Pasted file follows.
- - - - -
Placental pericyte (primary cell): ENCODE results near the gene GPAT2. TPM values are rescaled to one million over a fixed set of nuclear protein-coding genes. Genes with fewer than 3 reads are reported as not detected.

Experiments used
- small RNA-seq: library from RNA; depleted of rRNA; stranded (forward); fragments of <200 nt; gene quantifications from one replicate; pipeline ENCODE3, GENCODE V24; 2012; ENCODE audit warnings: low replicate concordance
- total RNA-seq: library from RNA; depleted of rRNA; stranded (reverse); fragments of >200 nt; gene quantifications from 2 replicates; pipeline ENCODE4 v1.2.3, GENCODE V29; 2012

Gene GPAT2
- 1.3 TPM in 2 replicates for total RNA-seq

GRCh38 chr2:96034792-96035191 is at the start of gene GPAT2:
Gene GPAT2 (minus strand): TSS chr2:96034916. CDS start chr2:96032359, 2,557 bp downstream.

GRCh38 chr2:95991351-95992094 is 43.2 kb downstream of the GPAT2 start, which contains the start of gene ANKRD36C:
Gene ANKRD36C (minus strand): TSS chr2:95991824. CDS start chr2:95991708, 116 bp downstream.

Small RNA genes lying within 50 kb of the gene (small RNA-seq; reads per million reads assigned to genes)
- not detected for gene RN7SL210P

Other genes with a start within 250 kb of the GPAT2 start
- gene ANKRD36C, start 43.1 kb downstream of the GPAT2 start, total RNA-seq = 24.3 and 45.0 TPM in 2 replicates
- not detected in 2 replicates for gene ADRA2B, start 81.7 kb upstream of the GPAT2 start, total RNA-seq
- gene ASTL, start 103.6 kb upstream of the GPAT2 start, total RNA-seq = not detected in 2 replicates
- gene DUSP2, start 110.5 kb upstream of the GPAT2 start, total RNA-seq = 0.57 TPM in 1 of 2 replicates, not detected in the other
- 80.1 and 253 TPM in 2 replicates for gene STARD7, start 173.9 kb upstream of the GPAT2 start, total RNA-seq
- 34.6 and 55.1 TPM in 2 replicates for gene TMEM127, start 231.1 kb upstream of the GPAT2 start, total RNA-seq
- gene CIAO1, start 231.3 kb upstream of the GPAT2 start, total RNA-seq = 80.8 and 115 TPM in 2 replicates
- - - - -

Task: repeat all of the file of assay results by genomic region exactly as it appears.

Placental pericyte (primary cell): ENCODE results near the gene GPAT2. TPM values are rescaled to one million over a fixed set of nuclear protein-coding genes. Genes with fewer than 3 reads are reported as not detected.

Experiments used
- small RNA-seq: library from RNA; depleted of rRNA; stranded (forward); fragments of <200 nt; gene quantifications from one replicate; pipeline ENCODE3, GENCODE V24; 2012; ENCODE audit warnings: low replicate concordance
- total RNA-seq: library from RNA; depleted of rRNA; stranded (reverse); fragments of >200 nt; gene quantifications from 2 replicates; pipeline ENCODE4 v1.2.3, GENCODE V29; 2012

Gene GPAT2
- 1.3 TPM in 2 replicates for total RNA-seq

GRCh38 chr2:96034792-96035191 is at the start of gene GPAT2:
Gene GPAT2 (minus strand): TSS chr2:96034916. CDS start chr2:96032359, 2,557 bp downstream.

GRCh38 chr2:95991351-95992094 is 43.2 kb downstream of the GPAT2 start, which contains the start of gene ANKRD36C:
Gene ANKRD36C (minus strand): TSS chr2:95991824. CDS start chr2:95991708, 116 bp downstream.

Small RNA genes lying within 50 kb of the gene (small RNA-seq; reads per million reads assigned to genes)
- not detected for gene RN7SL210P

Other genes with a start within 250 kb of the GPAT2 start
- gene ANKRD36C, start 43.1 kb downstream of the GPAT2 start, total RNA-seq = 24.3 and 45.0 TPM in 2 replicates
- not detected in 2 replicates for gene ADRA2B, start 81.7 kb upstream of the GPAT2 start, total RNA-seq
- gene ASTL, start 103.6 kb upstream of the GPAT2 start, total RNA-seq = not detected in 2 replicates
- gene DUSP2, start 110.5 kb upstream of the GPAT2 start, total RNA-seq = 0.57 TPM in 1 of 2 replicates, not detected in the other
- 80.1 and 253 TPM in 2 replicates for gene STARD7, start 173.9 kb upstream of the GPAT2 start, total RNA-seq
- 34.6 and 55.1 TPM in 2 replicates for gene TMEM127, start 231.1 kb upstream of the GPAT2 start, total RNA-seq
- gene CIAO1, start 231.3 kb upstream of the GPAT2 start, total RNA-seq = 80.8 and 115 TPM in 2 replicates